I walked out of the clinic in shock over what I had just been through. Dawn told me my teeth were chattering and asked if I was ok…
Some of you know that I have been around the block when it comes to surgery – and at age 15, I had a spinal fusion with instrumentation to correct my Scoliotic curve. Regardless of the past, being awake during any type of surgery is awful. This was definitely my first and last. I hate to say “never,” but never again do I want to experience a surgeon’s hands poking around inside of me or the immense pressure from tissue being cut out of you. [Ok I’ll stop now… :)].
The first day home was terribly painful, so I did nothing, as instructed. Well “Jill’s version of nothing”… ;) talked on the phone, read magazines, blogged, and caught up on social media. I never ended up taking the two Tylenol as instructed, oh such a tough girl I claim to be – and unfortunately the pain got worse and worse. Finally a girlfriend of mine instructed me to take some drugs and ice the chest, which absolutely felt like heaven.
I made it through the first night and considering I am a side sleeper – I actually caught a few hours of shut eye.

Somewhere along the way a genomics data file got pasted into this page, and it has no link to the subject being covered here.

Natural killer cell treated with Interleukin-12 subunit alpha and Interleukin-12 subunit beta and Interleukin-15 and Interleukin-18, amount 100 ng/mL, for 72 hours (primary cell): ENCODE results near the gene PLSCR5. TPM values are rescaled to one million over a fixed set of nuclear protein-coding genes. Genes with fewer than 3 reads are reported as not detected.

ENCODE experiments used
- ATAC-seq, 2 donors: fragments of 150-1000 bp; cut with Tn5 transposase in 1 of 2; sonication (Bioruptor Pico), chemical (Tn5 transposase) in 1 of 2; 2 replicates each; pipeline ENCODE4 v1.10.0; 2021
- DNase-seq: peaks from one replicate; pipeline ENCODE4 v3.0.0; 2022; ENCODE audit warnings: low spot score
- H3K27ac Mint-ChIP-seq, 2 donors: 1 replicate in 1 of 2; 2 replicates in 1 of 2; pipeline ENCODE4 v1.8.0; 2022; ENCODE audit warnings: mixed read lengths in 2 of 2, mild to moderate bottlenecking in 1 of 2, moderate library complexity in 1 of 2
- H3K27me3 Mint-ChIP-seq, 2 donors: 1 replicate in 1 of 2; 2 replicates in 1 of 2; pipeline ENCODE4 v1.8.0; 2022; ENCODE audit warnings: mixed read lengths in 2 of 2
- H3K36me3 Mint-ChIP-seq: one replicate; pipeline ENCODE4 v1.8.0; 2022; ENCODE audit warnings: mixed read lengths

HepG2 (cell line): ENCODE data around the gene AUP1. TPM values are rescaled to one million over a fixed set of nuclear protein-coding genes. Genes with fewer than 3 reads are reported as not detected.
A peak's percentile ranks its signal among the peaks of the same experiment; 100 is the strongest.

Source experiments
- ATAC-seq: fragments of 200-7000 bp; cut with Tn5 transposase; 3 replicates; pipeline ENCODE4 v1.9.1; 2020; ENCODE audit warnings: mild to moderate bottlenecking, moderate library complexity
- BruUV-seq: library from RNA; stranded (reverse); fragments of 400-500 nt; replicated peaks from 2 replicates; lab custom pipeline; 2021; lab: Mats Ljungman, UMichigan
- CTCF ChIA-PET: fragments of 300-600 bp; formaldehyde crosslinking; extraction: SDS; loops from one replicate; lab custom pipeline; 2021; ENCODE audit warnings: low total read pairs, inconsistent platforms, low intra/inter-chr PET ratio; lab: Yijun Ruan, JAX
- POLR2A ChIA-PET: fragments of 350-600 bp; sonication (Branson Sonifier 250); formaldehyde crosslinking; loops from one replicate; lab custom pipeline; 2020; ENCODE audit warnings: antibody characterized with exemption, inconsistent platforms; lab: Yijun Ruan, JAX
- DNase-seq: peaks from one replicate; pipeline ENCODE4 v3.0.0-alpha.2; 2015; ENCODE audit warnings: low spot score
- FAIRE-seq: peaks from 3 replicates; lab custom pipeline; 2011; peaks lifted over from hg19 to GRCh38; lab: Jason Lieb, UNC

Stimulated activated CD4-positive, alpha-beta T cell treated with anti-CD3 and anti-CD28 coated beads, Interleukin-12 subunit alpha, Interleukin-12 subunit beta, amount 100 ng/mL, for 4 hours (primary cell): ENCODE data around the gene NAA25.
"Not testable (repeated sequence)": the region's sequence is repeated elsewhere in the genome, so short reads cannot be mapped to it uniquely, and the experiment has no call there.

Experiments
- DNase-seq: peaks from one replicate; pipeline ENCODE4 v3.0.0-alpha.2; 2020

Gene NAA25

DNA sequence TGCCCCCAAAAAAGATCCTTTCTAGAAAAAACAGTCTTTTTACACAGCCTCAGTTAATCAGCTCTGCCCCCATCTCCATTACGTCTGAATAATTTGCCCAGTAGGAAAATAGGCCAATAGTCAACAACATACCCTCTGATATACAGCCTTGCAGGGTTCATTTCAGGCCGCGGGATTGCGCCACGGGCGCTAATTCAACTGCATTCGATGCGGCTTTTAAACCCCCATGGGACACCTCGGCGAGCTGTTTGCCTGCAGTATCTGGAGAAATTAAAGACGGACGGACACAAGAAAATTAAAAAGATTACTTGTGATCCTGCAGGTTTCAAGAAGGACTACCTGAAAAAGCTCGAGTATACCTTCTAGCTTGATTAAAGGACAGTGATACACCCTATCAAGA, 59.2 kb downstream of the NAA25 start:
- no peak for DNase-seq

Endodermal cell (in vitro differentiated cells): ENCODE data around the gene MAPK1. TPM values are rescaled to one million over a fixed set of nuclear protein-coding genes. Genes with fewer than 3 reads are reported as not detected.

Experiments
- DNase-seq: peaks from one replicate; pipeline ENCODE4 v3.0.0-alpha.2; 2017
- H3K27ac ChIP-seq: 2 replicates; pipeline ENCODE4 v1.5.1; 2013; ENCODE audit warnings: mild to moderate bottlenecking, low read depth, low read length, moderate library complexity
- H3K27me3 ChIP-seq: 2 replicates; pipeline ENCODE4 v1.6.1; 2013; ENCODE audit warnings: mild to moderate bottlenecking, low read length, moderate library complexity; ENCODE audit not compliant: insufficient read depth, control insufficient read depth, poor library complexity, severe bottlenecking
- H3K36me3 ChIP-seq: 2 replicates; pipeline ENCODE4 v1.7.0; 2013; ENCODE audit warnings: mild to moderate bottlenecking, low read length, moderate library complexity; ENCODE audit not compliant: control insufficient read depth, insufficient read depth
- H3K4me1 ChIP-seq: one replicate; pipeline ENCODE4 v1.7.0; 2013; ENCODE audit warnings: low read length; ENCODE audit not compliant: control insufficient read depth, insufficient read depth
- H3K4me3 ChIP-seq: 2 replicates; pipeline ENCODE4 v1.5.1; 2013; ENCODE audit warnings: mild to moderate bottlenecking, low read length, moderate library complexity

I had a follow-up appointment booked with my GP on August 26, 2010 – also the first day I was allowed to shower. I was blessed to have met a locum Doctor at my clinic earlier this summer, a wonderful woman by the name of Dr. Andrea Harmer. She lives in Dubai, but comes to Calgary for the summer to catch up with friends/family and obviously work in Calgary clinics. She has been so supportive on this journey. I would burst into a pile of tears, she would give me a hug, and then describe my strength. Today was the last day I would be seeing Dr. Harmer, and I was actually rather emotional over it. I wasn’t quite over the “bad” of this summer, and I felt like I was losing my cheerleader. She checked out the incision, advised everything looked to be healing, and I wished her luck on her travels back to Dubai.
Later that night, I ended up in Emergency at Foothills Hospital. Why? A newly developed throbbing pain and blood – new, fresh blood oozing out from beneath the steri-strips. No need to fret, I called HealthLink to see if I should be concerned. [Sidenote: The biggest battle with this whole medical situation has been that medical professionals aren’t used to dealing with a young woman in this situation. They’ll say “oh you’re far too young to be dealing with this.” Why yes, yes I am.] HealthLink was immediately concerned and told me to make my way to Emergency. I called upon my girlfriend, Dionne, to spend some quality time with me – potentially, it could be quite the wait.